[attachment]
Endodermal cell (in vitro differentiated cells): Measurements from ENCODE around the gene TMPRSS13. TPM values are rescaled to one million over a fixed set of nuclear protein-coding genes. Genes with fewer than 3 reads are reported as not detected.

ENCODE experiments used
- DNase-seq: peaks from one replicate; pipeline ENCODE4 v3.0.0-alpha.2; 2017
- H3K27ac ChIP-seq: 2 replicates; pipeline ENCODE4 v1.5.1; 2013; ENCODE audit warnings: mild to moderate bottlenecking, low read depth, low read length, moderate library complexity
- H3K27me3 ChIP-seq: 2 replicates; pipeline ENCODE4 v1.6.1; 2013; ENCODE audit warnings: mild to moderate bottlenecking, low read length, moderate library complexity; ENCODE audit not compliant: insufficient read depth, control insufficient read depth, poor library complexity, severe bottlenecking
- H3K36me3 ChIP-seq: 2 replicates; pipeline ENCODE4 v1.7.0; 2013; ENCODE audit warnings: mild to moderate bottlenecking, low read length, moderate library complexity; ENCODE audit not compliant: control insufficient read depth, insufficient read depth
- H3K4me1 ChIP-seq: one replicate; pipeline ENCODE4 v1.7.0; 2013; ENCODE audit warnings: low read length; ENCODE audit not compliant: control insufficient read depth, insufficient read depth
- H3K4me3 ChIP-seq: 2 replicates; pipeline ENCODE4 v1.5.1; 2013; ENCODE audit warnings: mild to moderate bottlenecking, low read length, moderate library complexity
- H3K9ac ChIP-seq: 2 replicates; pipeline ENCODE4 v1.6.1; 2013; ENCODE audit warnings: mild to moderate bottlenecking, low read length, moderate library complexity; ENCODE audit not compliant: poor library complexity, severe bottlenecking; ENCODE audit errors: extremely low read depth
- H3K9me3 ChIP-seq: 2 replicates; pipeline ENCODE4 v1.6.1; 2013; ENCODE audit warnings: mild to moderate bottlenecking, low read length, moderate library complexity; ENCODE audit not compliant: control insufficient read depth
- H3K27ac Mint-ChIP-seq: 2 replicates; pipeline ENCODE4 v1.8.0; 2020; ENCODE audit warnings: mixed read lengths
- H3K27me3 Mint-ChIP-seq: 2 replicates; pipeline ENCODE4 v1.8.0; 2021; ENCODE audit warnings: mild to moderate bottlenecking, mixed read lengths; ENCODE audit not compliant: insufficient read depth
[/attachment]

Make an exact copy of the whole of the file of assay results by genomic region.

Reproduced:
Endodermal cell (in vitro differentiated cells): Measurements from ENCODE around the gene TMPRSS13. TPM values are rescaled to one million over a fixed set of nuclear protein-coding genes. Genes with fewer than 3 reads are reported as not detected.

ENCODE experiments used
- DNase-seq: peaks from one replicate; pipeline ENCODE4 v3.0.0-alpha.2; 2017
- H3K27ac ChIP-seq: 2 replicates; pipeline ENCODE4 v1.5.1; 2013; ENCODE audit warnings: mild to moderate bottlenecking, low read depth, low read length, moderate library complexity
- H3K27me3 ChIP-seq: 2 replicates; pipeline ENCODE4 v1.6.1; 2013; ENCODE audit warnings: mild to moderate bottlenecking, low read length, moderate library complexity; ENCODE audit not compliant: insufficient read depth, control insufficient read depth, poor library complexity, severe bottlenecking
- H3K36me3 ChIP-seq: 2 replicates; pipeline ENCODE4 v1.7.0; 2013; ENCODE audit warnings: mild to moderate bottlenecking, low read length, moderate library complexity; ENCODE audit not compliant: control insufficient read depth, insufficient read depth
- H3K4me1 ChIP-seq: one replicate; pipeline ENCODE4 v1.7.0; 2013; ENCODE audit warnings: low read length; ENCODE audit not compliant: control insufficient read depth, insufficient read depth
- H3K4me3 ChIP-seq: 2 replicates; pipeline ENCODE4 v1.5.1; 2013; ENCODE audit warnings: mild to moderate bottlenecking, low read length, moderate library complexity
- H3K9ac ChIP-seq: 2 replicates; pipeline ENCODE4 v1.6.1; 2013; ENCODE audit warnings: mild to moderate bottlenecking, low read length, moderate library complexity; ENCODE audit not compliant: poor library complexity, severe bottlenecking; ENCODE audit errors: extremely low read depth
- H3K9me3 ChIP-seq: 2 replicates; pipeline ENCODE4 v1.6.1; 2013; ENCODE audit warnings: mild to moderate bottlenecking, low read length, moderate library complexity; ENCODE audit not compliant: control insufficient read depth
- H3K27ac Mint-ChIP-seq: 2 replicates; pipeline ENCODE4 v1.8.0; 2020; ENCODE audit warnings: mixed read lengths
- H3K27me3 Mint-ChIP-seq: 2 replicates; pipeline ENCODE4 v1.8.0; 2021; ENCODE audit warnings: mild to moderate bottlenecking, mixed read lengths; ENCODE audit not compliant: insufficient read depth